THE STORY - Syrian rebels who call themselves Raqqa is Being Slaughtered Silently risk their lives to document the atrocities committed by ISIS in their homeland.
THE CAST - Hamoud, Hussam, Mohamad & Hassan (All playing themselves)
THE TEAM - Matthew Heineman (Director)
THE RUNNING TIME - 93 Minutes
THE GOOD - “City of Ghosts” infuriates, educates, and inspires. As an examination of the tragic past few years in Raqqa, Syria and a study of the heroism of those who risk their lives to fight against ISIS, it is indispensable.
THE BAD - The film touches briefly on the xenophobia that Syrian refugees face in the countries to which they flee. A more through emphasis on this issue would have been welcome.
THE OSCARS - None
THE FINAL SCORE - 9/10
read the FULL REVIEW
By Tommy B.
“City of Ghosts” calls our attention to Raqqa, Syria, a city devastated by routine executions and the seizure of civic freedom by ISIS, who declared the city as its capital in 2014. When violence seeps into the pores of a city’s daily existence, as it did in Raqqa upon the arrival of ISIS, there is a complacent tendency to view the surrounding horror as being rooted in the DNA of the place. “City of Ghosts,” filmed with unflinching clarity by Matthew Heineman (“Cartel Land,” “Escape Fire: The Fight to Rescue American Healthcare,”), exposes the ignorance of this notion. The opening scenes show Raqqa as a place once filled with joy, nightlife, and casual swims in the Euphrates. The juxtaposition between the innocent life of years past and the ritualistic public murders that followed brings the human stakes into stark view and provides a sense of what Raqqa has lost.
The film focuses on one group in particular - Raqqa is Being Slaughtered Silently – which has worked tirelessly to reclaim and educate the world about all Raqqa has lost. The arrival of ISIS in Raqqa also brought the implementation of propaganda and the suppression of any sort of activism that questioned the authority of the Islamic State. Those who spoke out against ISIS risked their lives in doing so. Despite this danger, an international network of Syrian citizens formed RBSS and committed their lives to shining a light on the human rights abuses taking place in their home city. “City of Ghosts” examines the complicated logistical scope of the organization’s structure. Sources on the ground in Raqqa secretly send updates of recent terrorist activity and public health crises to their colleagues residing in undisclosed safe houses in Germany and Turkey, who then publish the dispatches and share them with news outlets from across the world. Much of what we know about the tragedies in Raqqa comes directly from this “citizen journalism” (a term the movie applies to RBSS).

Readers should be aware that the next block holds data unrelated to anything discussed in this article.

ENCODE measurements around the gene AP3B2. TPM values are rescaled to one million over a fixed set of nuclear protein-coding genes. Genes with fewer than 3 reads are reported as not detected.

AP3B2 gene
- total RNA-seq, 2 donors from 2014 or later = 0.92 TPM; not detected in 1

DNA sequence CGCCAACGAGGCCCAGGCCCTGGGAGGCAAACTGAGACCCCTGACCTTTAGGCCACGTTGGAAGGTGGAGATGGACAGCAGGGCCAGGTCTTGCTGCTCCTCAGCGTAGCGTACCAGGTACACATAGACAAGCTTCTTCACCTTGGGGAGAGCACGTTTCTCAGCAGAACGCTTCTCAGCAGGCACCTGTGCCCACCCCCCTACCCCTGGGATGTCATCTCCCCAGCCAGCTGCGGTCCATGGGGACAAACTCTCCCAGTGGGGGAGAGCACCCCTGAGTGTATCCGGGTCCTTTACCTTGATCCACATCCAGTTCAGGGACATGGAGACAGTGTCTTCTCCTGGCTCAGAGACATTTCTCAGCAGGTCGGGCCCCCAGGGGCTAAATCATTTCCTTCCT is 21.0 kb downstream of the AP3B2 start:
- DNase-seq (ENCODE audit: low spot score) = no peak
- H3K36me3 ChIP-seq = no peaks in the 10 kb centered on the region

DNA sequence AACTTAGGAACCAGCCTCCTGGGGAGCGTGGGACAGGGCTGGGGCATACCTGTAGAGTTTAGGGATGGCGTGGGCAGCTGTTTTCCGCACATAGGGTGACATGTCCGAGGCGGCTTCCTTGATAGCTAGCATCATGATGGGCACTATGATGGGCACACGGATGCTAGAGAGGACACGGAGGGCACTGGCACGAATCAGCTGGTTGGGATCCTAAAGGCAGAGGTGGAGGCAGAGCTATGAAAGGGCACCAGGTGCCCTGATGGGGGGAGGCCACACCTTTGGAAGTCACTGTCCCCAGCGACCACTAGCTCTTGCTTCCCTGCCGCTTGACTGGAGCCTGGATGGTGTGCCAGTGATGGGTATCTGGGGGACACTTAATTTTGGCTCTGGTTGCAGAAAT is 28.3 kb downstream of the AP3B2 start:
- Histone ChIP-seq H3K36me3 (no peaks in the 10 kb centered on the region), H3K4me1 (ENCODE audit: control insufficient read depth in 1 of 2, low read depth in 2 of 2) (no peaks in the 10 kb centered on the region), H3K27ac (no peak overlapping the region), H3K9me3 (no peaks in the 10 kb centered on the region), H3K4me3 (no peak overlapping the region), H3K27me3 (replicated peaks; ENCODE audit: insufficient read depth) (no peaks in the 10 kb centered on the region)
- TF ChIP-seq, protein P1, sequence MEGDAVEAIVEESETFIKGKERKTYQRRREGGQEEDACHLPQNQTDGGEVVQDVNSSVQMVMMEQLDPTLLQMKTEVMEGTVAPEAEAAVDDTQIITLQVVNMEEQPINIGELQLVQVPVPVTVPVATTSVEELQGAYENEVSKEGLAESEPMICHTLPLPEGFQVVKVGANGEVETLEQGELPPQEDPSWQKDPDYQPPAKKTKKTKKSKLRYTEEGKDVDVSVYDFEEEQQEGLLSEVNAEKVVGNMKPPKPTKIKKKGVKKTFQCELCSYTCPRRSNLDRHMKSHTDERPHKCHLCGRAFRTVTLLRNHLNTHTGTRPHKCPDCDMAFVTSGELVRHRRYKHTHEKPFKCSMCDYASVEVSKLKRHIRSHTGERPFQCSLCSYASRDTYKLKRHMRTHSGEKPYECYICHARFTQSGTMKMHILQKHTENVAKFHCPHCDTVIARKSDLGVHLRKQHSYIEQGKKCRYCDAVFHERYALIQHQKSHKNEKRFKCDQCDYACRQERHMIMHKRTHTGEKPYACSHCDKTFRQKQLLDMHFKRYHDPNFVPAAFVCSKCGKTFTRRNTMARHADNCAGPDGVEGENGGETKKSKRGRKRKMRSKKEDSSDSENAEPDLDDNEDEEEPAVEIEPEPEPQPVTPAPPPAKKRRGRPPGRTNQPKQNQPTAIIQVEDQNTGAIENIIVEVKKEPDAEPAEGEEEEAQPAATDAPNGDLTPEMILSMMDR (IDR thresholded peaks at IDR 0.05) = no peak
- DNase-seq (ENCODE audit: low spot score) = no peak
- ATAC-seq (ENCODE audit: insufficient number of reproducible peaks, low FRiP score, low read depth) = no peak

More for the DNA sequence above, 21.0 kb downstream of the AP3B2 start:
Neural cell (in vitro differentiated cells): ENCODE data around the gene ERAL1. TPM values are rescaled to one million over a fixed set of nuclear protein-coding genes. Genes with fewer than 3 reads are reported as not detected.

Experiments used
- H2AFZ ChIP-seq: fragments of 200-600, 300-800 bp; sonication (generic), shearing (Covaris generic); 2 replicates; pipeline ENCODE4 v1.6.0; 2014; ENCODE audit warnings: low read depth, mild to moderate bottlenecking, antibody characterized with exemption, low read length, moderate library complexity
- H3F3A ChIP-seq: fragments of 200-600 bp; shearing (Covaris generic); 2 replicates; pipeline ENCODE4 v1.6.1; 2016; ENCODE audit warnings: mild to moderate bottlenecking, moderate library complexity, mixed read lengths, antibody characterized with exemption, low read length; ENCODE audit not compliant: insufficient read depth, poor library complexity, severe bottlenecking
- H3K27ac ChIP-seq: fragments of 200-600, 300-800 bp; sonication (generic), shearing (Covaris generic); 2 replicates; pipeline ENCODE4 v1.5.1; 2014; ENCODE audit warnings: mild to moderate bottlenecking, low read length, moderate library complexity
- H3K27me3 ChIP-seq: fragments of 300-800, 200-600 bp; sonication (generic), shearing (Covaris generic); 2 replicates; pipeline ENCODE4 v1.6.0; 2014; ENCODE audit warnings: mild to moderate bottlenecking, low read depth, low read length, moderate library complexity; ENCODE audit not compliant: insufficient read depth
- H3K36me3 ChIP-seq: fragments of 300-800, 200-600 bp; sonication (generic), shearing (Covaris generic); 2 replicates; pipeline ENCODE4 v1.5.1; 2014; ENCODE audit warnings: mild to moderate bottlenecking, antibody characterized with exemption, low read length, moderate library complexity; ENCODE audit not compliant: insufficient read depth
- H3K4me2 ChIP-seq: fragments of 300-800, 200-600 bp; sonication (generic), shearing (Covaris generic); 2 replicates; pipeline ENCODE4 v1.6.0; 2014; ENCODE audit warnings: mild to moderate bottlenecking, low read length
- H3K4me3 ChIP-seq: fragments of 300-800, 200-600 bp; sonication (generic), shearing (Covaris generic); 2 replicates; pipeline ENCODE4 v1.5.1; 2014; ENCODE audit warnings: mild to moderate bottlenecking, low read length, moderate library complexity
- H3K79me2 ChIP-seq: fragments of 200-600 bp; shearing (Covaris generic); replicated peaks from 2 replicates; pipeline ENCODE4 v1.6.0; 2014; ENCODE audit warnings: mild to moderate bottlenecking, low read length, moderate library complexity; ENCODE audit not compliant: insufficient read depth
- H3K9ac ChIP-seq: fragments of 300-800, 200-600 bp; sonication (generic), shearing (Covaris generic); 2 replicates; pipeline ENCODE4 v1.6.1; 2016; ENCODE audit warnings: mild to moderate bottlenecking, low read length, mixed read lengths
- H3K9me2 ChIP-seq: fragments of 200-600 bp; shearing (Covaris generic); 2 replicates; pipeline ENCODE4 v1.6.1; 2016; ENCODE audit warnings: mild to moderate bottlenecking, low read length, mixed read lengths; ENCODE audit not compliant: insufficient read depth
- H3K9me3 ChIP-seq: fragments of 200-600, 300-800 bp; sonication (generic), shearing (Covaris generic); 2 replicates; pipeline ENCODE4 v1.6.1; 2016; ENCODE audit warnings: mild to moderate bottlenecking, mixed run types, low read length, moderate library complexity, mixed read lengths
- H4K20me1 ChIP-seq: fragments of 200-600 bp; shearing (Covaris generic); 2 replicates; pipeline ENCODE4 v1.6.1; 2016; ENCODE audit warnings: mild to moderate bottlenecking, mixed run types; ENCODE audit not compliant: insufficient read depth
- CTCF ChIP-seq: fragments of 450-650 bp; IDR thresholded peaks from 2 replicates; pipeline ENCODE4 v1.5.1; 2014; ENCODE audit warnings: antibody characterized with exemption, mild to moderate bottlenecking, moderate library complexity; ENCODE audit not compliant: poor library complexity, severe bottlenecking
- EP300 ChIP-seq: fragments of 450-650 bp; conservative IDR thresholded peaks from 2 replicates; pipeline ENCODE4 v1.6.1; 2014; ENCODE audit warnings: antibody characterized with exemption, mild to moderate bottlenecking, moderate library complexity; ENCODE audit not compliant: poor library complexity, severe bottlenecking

All of the members of Raqqa is Being Slaughtered Silently demonstrate an astonishing degree of courage. Given the increase in the number of jihadists who are drawn to ISIS from afar via their slickly produced recruitment videos, no location, no matter how geographically distant from Raqqa, guarantees safety. Several members and relatives of RBSS have been murdered by ISIS, their deaths hawked by the murderers as a direct threat to anyone who dares to combat the Islamic State. And yet RBSS continues its noble fight, undeterred. This bravery and heroism forms the foundation of “City of Ghosts.”
“City of Ghosts” primarily follows three RBSS leaders – Aziz, Hamoud, and Mohamed – who work from safe houses in Europe. Heineman movingly captures not just the activism of these men, but also the fragility of their personal lives. In one scene, Mohamed and his wife take a romantic walk on the streets of a vibrant German city. In another, Aziz sits in his house smoking a cigarette in an attempt to cope with the severe physical shaking that overtakes his body, a shaking sparked by the understanding that his life could be taken at any moment. Heineman’s filmmaking is spare and haunting, and his emphasis on two extremes – an execution in a public square; a lovely stroll shared by two lovers – accentuates the fact that the battle against groups such as ISIS is, at its core, a battle to preserve a free and peaceful way of life.
The gravity of the subject matter makes any qualitative assessment of “City of Ghosts” feel unimportant. And yet “City of Ghosts” testifies to the vitality of documentary filmmaking. Here is a movie that illuminates a humanitarian emergency, probes the lives of the heroes at the core of a movement, and, in turn, offers a complete study of the situation than the typical soundbites and clips that we consume.